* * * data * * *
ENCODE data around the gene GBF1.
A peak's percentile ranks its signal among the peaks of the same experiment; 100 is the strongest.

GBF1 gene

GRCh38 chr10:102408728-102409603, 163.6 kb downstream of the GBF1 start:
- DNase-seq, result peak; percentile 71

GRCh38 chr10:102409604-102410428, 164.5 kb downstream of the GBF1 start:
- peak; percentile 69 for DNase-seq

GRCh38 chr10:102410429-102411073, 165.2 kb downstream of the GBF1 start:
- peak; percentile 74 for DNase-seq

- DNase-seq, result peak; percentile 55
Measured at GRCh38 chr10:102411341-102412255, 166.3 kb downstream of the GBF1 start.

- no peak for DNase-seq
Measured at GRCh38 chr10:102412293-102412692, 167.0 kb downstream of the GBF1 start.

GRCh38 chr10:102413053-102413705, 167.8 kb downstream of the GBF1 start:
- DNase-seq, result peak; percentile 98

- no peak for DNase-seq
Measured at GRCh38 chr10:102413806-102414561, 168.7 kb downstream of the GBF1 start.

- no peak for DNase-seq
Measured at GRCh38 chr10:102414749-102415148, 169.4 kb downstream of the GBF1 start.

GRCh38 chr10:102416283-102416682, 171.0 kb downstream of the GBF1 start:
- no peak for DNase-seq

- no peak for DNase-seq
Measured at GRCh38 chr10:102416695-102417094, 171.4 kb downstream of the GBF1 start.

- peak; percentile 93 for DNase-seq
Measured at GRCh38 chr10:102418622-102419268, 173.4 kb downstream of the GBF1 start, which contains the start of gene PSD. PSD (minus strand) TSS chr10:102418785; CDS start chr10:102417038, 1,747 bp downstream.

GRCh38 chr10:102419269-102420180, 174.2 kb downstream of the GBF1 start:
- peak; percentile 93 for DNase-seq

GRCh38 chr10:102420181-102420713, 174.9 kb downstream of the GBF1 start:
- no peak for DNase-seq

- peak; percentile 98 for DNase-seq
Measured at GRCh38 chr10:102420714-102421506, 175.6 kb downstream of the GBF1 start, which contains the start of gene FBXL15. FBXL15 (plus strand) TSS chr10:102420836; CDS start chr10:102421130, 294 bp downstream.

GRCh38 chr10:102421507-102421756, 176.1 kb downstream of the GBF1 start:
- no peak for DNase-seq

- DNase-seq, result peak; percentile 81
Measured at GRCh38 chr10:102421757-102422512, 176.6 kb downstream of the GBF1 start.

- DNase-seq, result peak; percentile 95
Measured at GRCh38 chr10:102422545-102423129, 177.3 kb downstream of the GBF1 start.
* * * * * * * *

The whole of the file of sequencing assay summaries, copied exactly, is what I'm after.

ENCODE data around the gene GBF1.
A peak's percentile ranks its signal among the peaks of the same experiment; 100 is the strongest.

GBF1 gene

GRCh38 chr10:102408728-102409603, 163.6 kb downstream of the GBF1 start:
- DNase-seq, result peak; percentile 71

GRCh38 chr10:102409604-102410428, 164.5 kb downstream of the GBF1 start:
- peak; percentile 69 for DNase-seq

GRCh38 chr10:102410429-102411073, 165.2 kb downstream of the GBF1 start:
- peak; percentile 74 for DNase-seq

- DNase-seq, result peak; percentile 55
Measured at GRCh38 chr10:102411341-102412255, 166.3 kb downstream of the GBF1 start.

- no peak for DNase-seq
Measured at GRCh38 chr10:102412293-102412692, 167.0 kb downstream of the GBF1 start.

GRCh38 chr10:102413053-102413705, 167.8 kb downstream of the GBF1 start:
- DNase-seq, result peak; percentile 98

- no peak for DNase-seq
Measured at GRCh38 chr10:102413806-102414561, 168.7 kb downstream of the GBF1 start.

- no peak for DNase-seq
Measured at GRCh38 chr10:102414749-102415148, 169.4 kb downstream of the GBF1 start.

GRCh38 chr10:102416283-102416682, 171.0 kb downstream of the GBF1 start:
- no peak for DNase-seq

- no peak for DNase-seq
Measured at GRCh38 chr10:102416695-102417094, 171.4 kb downstream of the GBF1 start.

- peak; percentile 93 for DNase-seq
Measured at GRCh38 chr10:102418622-102419268, 173.4 kb downstream of the GBF1 start, which contains the start of gene PSD. PSD (minus strand) TSS chr10:102418785; CDS start chr10:102417038, 1,747 bp downstream.

GRCh38 chr10:102419269-102420180, 174.2 kb downstream of the GBF1 start:
- peak; percentile 93 for DNase-seq

GRCh38 chr10:102420181-102420713, 174.9 kb downstream of the GBF1 start:
- no peak for DNase-seq

- peak; percentile 98 for DNase-seq
Measured at GRCh38 chr10:102420714-102421506, 175.6 kb downstream of the GBF1 start, which contains the start of gene FBXL15. FBXL15 (plus strand) TSS chr10:102420836; CDS start chr10:102421130, 294 bp downstream.

GRCh38 chr10:102421507-102421756, 176.1 kb downstream of the GBF1 start:
- no peak for DNase-seq

- DNase-seq, result peak; percentile 81
Measured at GRCh38 chr10:102421757-102422512, 176.6 kb downstream of the GBF1 start.

- DNase-seq, result peak; percentile 95
Measured at GRCh38 chr10:102422545-102423129, 177.3 kb downstream of the GBF1 start.